BLM Freezes New Solar Development for Two Years

The Bureau of Land Management has placed a two year moratorium on new solar power projects proposed for building on public lands.

Faced with a surge in the number of proposed solar power plants, the federal government has placed a moratorium on new solar projects on public land until it studies their environmental impact, which is expected to take about two years.

The Bureau of Land Management says an extensive environmental study is needed to determine how large solar plants might affect millions of acres it oversees in six Western states — Arizona, California, Colorado, Nevada, New Mexico and Utah.

Now, this won’t affect any pending proposal–apparently there are about 130 in the works. But at least on face, this ban doesn’t appear to make a lot of sense. It seems to me that there isn’t any reason why the BLM couldn’t study the environmental impacts of solar power while still allowing new proposals–as new information is gathered, the EIR’s for new projects could just be changed accordingly. At a time when we’re giving due consideration to opening up new oil and gas projects on public lands, a freeze on solar power seems counterproductive.

FILED UNDER: Environment, Science & Technology, , , , , , , ,
Alex Knapp
About Alex Knapp
Alex Knapp is Associate Editor at Forbes for science and games. He was a longtime blogger elsewhere before joining the OTB team in June 2005 and contributed some 700 posts through January 2013. Follow him on Twitter @TheAlexKnapp.


  1. Jim Henley says:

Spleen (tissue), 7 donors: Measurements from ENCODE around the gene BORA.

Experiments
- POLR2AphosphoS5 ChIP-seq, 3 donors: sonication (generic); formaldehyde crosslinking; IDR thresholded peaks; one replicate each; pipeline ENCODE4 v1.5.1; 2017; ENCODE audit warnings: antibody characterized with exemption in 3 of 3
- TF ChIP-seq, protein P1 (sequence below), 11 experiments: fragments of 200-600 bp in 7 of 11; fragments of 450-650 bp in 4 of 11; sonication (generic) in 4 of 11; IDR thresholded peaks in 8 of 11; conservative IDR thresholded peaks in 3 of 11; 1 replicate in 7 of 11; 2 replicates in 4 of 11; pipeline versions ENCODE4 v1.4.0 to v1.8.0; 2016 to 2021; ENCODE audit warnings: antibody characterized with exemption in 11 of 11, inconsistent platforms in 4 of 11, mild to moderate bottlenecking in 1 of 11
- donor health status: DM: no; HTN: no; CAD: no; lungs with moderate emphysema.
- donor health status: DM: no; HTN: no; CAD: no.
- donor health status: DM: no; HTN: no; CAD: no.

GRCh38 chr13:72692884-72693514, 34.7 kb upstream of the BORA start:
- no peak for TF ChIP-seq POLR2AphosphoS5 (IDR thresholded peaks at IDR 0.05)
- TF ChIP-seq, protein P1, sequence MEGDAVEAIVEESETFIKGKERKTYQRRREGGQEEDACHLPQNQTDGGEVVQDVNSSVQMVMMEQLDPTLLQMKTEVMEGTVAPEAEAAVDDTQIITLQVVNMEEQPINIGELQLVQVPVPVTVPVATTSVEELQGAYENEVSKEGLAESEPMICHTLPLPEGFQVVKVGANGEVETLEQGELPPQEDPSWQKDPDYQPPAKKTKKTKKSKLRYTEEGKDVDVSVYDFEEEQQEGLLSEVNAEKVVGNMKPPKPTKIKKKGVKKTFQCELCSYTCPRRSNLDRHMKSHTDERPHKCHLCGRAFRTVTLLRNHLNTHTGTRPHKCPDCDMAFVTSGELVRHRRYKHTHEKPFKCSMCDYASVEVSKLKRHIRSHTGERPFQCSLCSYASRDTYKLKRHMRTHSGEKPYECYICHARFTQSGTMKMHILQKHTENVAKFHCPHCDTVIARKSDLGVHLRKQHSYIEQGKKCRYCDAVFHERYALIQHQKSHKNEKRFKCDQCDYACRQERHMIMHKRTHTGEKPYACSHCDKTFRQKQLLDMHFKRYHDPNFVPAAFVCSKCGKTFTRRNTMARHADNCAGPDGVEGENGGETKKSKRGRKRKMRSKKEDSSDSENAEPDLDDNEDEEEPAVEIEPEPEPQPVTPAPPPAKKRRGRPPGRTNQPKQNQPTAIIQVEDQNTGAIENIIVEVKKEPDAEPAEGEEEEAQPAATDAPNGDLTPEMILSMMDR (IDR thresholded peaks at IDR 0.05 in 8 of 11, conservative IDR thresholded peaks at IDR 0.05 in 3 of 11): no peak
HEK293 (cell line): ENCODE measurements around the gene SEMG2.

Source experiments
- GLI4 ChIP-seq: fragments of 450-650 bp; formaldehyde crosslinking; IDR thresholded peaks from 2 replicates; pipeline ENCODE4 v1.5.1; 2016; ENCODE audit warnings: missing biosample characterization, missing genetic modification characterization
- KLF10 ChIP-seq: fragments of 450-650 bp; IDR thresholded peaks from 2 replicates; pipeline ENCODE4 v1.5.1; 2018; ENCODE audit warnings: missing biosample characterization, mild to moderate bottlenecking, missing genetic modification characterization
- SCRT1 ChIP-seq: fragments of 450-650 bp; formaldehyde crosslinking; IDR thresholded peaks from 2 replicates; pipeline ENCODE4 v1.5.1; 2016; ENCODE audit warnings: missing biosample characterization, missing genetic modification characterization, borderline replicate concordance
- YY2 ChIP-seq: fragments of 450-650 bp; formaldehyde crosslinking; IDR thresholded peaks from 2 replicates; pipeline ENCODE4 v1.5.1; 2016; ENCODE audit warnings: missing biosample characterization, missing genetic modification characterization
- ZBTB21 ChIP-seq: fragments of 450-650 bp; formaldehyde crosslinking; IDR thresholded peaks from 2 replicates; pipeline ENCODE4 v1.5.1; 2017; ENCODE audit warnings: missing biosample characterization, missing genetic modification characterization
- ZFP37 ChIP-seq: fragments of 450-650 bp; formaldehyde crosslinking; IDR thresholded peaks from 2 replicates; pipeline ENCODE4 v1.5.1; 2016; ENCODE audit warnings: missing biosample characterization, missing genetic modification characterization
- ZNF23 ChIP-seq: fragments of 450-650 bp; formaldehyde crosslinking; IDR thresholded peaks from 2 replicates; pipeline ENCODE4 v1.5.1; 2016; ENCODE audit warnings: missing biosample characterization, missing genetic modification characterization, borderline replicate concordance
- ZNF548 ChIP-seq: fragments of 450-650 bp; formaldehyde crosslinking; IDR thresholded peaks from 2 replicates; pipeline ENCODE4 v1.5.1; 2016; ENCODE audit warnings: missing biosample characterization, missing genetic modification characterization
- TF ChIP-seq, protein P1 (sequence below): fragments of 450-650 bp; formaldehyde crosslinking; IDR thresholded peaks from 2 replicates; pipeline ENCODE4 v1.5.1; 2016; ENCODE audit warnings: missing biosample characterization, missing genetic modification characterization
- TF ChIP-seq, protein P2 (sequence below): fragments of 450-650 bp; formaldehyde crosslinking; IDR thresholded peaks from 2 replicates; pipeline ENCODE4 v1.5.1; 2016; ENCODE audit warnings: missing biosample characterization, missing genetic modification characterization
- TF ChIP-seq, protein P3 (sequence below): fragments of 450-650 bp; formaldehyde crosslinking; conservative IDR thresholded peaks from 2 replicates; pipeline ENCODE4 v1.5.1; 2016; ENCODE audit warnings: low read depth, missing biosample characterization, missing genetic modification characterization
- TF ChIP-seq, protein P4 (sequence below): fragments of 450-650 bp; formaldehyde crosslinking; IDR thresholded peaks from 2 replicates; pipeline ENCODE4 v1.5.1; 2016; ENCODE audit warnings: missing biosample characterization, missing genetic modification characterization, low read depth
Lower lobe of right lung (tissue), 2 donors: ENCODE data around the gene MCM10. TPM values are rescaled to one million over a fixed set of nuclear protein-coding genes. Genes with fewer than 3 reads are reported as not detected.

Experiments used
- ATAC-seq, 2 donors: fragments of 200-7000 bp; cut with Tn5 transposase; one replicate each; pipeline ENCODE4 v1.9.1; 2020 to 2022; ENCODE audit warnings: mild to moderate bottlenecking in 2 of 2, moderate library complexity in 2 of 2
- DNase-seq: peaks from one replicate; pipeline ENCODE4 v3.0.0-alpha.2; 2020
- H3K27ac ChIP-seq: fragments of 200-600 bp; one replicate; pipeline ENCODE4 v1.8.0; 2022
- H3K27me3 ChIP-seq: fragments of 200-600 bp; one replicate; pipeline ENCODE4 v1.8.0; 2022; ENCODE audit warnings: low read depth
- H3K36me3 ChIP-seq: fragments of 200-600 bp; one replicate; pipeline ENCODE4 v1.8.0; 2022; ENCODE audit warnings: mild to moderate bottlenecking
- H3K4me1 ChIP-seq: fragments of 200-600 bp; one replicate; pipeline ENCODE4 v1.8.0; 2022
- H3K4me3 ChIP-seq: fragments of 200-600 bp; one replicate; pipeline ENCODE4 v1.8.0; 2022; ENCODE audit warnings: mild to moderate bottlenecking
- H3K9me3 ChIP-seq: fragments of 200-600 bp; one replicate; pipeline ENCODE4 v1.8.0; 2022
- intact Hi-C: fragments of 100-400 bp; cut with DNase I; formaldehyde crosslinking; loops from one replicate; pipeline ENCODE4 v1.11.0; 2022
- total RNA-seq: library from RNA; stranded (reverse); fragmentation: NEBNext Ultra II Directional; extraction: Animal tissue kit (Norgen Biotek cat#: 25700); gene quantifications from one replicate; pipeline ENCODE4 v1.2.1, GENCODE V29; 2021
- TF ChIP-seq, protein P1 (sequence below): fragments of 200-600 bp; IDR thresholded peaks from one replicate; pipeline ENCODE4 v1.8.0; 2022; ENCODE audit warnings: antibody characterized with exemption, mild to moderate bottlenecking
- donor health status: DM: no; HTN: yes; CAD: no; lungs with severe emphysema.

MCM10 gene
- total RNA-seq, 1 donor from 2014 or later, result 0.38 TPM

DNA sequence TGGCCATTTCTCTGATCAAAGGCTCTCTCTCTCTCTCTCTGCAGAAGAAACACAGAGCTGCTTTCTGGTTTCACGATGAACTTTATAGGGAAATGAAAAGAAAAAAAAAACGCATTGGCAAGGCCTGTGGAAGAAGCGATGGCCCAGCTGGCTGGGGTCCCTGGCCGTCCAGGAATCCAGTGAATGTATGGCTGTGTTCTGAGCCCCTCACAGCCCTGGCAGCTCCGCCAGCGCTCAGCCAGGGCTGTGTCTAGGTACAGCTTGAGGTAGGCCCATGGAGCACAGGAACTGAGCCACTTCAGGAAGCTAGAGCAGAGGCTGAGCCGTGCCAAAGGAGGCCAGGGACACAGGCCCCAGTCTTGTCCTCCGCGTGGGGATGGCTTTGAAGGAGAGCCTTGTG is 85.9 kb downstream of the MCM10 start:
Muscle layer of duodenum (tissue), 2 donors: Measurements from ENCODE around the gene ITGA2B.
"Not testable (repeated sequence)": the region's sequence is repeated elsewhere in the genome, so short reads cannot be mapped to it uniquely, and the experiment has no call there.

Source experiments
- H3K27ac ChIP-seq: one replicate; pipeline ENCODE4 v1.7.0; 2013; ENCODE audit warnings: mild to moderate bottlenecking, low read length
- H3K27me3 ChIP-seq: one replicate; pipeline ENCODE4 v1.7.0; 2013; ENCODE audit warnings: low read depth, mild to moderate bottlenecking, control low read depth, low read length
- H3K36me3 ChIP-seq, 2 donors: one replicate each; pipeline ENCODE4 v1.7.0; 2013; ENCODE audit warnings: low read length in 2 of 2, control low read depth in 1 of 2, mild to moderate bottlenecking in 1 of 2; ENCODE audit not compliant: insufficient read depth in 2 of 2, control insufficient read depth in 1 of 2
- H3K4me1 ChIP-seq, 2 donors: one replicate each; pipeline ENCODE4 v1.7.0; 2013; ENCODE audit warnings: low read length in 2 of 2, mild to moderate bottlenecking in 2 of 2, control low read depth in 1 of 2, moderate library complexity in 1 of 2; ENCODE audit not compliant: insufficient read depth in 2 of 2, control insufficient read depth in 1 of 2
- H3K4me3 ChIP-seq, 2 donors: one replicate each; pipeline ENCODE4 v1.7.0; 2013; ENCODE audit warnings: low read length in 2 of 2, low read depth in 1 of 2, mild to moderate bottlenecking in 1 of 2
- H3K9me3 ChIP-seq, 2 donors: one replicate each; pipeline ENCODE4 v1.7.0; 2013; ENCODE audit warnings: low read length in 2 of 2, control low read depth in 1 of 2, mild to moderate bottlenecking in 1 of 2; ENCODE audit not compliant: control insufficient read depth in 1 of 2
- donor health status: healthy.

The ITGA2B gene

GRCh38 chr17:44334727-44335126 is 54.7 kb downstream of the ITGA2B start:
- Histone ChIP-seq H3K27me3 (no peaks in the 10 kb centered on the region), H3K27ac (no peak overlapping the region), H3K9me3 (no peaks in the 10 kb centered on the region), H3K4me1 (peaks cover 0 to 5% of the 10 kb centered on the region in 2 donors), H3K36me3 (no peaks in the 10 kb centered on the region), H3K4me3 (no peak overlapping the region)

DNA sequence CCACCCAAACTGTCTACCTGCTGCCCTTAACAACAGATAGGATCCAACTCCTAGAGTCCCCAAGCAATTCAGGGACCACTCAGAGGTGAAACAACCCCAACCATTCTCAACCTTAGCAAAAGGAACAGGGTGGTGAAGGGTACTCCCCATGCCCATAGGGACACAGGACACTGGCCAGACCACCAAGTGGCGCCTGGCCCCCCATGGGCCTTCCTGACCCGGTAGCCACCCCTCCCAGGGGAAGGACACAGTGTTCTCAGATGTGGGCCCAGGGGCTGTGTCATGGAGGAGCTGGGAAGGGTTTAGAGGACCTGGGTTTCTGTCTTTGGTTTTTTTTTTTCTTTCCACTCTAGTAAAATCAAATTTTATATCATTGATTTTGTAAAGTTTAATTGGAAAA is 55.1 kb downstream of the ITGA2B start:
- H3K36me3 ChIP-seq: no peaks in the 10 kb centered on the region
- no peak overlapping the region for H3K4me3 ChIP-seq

Counterproductive for whom, Alex? The coal lobby? Drilling interests? Both of whom are tightly wired into the existing campaign-finance racket? I’d say this decision is very productive indeed.

  2. Steve Plunk says:

    Alex, It is important to understand how the BLM has been treated by environmental groups for the last 20 years. Nearly every logging sale in the west has been challenged through the courts, species protection and more importantly habitat protection suits keep them in court, even long term management plans end up in court just to delay them and extract extreme concessions for the environmentalists.

    I can guarantee you there have been complaints from the environmental lobby that things are moving too fast. Knowing the track record of these groups the BLM is just heading off trouble.

    Those of you on the east coast just don’t understand what these greens are all about. Out here we have learned the hard way.

  3. Dave Schuler says:

    How many projects can the BLM monitor at its current level of funding? Can it monitor the projects already has on its plate?

  4. Steve J says:

    BLM is required, as are all federal agencies, to comply with the National Environmental Policy Act (NEPA). In simple terms, NEPA requires that BLM take into account the environmental impacts of BLM actions in BLM’s planning process. BLM has long-standing regulations and processes published in the CFR for complying with NEPA. If BLM does not comply with those regs, any interested party (environmental group, trade association, or “your uncle Charlie”) can object, appeal, and/or litigate and likely prevail in halting any actions that are not in compliance with BLM’s NEPA process.

    NEPA compliance and NEPA inadequacy is commonly used to oppose,halt, or modfy federal actions. For example, it has been used to present opposition to the Cape Wind project off Nantucket, delay/prevent the opening of the Yucca Mountain radioactive waste facility, and limit coal bed methane development in the mountain west.

    BLM has no choice, unless Congress specifically exempts solar development on federal lands from NEPA. The lottery has better odds!

  5. teqjack says: